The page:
Dr. Blaylock: Diet and Lifestyle Do Impact Alzheimer’s Disease

Newsmax Health Contributor Dr. Russell Blaylock is disputing a recent announcement by a National Institutes for Health panel that there is little strong evidence that changes in diet and lifestyle can reduce a person’s risk of getting Alzheimer’s disease.

Blaylock says the problem with the panel’s conclusion is that it is based on an evaluation of studies that looked at the merits of diet, supplements, exercise, and other things individually, when in fact, they work in concert together and should be evaluated as such.

“Unless you combine all of these things, you’re not going to see the large impact, and that’s the trouble with these studies reported by the National Institutes for Health,” Blaylock says.

The NIH called together a panel of experts to consider numerous studies questioning whether diet, nutritional supplements, exercise, and chronic diseases like diabetes have an impact on a person’s chances for getting the brain-wasting disease that afflicts 26 million people around the world, including 5.4 million in the United States.

Experts did find some evidence that smoking, diabetes, and high cholesterol levels could raise Alzheimer’s risk, but stopped short of drawing any solid conclusions from which to form recommendations.

The panel also found some evidence that the Mediterranean diet — rich in whole grains, fruits, vegetables, and nuts, and low in meats and other unhealthy fats — and reducing alcohol consumption, taking folic acid, eating spinach, and exercising the body and brain, may reduce risk, but experts couldn’t say for sure, Reuters Health reported.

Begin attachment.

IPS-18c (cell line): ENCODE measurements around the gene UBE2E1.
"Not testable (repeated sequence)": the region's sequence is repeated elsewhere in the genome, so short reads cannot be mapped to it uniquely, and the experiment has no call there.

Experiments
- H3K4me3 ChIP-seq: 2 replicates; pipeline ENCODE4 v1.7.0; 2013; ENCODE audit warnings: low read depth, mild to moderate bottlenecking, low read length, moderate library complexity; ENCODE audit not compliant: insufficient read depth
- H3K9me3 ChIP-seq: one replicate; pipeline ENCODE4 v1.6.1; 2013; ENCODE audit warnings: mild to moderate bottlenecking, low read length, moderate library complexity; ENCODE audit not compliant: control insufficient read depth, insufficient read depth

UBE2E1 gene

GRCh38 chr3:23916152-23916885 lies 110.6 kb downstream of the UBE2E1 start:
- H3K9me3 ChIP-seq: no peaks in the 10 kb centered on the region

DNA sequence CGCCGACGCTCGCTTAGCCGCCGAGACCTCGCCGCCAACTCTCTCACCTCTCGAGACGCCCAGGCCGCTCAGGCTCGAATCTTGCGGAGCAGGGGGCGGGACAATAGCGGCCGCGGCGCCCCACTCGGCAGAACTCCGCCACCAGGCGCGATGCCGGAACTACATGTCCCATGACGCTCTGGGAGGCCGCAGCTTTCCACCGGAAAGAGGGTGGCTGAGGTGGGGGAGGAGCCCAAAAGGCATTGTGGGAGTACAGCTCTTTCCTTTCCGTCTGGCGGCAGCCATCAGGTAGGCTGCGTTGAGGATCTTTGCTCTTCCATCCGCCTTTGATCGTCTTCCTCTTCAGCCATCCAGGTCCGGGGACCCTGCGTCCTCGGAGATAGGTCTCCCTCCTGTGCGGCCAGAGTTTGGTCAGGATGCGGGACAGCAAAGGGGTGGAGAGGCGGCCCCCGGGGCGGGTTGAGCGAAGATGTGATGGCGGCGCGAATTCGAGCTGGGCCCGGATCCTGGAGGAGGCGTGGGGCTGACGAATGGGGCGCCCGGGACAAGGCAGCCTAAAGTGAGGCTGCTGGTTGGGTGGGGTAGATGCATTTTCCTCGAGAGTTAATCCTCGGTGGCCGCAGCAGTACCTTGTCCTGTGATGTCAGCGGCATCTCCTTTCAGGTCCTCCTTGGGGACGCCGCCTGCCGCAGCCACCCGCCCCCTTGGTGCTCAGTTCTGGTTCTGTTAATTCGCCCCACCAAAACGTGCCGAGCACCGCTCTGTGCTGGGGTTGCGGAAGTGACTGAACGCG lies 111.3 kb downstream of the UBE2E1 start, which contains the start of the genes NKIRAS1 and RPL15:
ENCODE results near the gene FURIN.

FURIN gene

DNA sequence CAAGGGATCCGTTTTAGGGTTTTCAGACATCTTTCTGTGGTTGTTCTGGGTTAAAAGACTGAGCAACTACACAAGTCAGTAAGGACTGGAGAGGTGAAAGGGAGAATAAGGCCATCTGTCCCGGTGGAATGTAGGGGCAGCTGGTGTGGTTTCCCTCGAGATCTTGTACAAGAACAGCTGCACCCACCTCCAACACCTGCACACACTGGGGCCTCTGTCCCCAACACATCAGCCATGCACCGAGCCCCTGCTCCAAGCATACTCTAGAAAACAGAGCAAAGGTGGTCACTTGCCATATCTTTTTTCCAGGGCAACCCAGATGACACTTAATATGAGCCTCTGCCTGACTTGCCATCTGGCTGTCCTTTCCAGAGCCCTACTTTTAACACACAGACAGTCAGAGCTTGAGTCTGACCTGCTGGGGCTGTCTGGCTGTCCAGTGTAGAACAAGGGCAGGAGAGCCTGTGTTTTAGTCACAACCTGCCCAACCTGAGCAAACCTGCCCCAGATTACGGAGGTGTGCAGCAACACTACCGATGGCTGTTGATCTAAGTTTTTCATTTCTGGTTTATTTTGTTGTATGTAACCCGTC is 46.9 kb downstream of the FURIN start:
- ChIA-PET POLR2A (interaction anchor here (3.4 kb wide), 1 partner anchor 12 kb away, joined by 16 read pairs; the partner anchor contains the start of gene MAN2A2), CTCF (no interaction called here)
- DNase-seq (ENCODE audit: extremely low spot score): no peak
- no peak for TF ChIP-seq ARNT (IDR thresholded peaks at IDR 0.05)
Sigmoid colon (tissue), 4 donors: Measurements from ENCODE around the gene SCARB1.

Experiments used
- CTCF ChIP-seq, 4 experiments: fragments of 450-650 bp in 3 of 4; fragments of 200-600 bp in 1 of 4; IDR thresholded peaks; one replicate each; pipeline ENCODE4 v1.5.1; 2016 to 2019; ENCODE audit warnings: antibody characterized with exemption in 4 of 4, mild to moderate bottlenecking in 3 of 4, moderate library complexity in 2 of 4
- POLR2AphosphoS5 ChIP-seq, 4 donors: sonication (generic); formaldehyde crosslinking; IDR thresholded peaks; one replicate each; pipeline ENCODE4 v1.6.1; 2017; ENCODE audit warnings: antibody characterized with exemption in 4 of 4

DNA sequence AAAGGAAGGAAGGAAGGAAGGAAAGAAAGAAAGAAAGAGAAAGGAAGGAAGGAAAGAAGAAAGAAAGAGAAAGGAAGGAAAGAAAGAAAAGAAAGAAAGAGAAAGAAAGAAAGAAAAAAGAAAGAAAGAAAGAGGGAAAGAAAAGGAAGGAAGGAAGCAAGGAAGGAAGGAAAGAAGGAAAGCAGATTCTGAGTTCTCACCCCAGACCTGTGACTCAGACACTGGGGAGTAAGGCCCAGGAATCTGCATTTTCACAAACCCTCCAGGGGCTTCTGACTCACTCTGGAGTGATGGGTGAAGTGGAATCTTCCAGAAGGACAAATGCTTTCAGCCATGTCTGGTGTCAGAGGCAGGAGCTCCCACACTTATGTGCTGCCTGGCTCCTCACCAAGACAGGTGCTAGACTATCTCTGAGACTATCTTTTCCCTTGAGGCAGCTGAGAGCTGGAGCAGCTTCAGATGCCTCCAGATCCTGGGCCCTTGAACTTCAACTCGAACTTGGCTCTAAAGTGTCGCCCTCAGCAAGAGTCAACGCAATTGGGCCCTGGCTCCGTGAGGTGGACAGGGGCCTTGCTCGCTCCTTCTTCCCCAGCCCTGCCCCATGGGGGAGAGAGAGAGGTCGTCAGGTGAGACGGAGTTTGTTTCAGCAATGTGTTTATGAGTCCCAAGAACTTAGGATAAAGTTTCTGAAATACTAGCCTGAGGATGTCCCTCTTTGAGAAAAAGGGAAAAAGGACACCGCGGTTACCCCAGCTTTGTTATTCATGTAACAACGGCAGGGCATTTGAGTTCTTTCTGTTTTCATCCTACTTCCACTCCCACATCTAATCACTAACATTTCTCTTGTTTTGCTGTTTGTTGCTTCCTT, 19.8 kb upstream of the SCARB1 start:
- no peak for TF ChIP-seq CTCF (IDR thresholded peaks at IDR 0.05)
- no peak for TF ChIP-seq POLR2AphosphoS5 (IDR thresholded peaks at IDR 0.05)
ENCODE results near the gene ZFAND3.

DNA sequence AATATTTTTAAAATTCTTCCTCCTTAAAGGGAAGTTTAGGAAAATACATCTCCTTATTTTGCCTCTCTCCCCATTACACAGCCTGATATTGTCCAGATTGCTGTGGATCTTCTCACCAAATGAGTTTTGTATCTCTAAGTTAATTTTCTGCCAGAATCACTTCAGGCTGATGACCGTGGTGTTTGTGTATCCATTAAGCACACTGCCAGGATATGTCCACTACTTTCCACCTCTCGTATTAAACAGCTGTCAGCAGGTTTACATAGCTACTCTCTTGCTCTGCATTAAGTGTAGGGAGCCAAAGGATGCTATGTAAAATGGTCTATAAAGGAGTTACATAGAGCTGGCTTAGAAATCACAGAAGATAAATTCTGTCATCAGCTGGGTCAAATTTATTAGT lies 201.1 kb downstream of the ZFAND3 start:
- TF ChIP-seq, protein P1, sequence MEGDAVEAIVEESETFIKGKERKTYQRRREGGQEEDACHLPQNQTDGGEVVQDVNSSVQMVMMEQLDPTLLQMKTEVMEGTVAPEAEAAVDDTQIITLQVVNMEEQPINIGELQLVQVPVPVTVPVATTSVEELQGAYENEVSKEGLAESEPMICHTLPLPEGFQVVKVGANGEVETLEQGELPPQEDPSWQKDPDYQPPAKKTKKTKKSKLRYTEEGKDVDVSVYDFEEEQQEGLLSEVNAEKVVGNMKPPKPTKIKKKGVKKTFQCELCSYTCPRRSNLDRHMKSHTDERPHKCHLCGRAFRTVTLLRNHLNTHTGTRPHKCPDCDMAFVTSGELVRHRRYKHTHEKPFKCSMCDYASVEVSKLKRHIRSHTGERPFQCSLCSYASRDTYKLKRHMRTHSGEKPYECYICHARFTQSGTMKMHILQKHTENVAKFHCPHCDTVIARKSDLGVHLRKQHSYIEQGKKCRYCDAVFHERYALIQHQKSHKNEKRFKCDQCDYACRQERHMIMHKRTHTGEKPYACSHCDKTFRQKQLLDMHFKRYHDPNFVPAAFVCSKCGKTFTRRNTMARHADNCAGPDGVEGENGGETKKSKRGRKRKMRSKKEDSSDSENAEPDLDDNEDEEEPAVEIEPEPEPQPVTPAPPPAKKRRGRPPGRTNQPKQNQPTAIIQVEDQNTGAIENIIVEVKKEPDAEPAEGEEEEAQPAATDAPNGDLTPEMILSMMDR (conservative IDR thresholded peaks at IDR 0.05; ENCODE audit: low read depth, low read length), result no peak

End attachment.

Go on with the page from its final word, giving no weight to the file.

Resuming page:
However, Blaylock notes that Italian researchers recently reported on a study that found that strict adherence to the Mediterranean-style diet did show a significant reduction in the incidence of Alzheimer’s, as well as a slow-down in the progression of the disease in those who already had it.

Blaylock also argues that the high-fat, low-carb ketone diet has been shown to dramatically reverse symptoms of some people with early Alzheimer’s. The ketone diet calls for a reduction of most carbohydrates, especially sugars and high-fructose corn syrup, as well as an increase in medium-chain triglycerides like extra virgin coconut oil.

The diet reduces brain inflammation and allows the brain to switch to a type of metabolism that doesn’t produce the large amount of damaging free radicals the typical Western diet does, he says.

“The studies in which people control the diet very, very stringently and use the supplements that are known experimentally to reduce the change of Alzheimer’s disease are indeed showing significant reductions in Alzheimer’s,” he says.

Besides diet, Blaylock says a number of other lifestyle habits can help people protect themselves against Alzheimer’s disease:

• Regular physical exercise, which helps the brain secrete the reparative substance neurotrophic factor

• Adequate rest as well as prayer, which help the brain the heal

• Regular mental activity to stimulate neuron connections

Dr. Russell Blaylock

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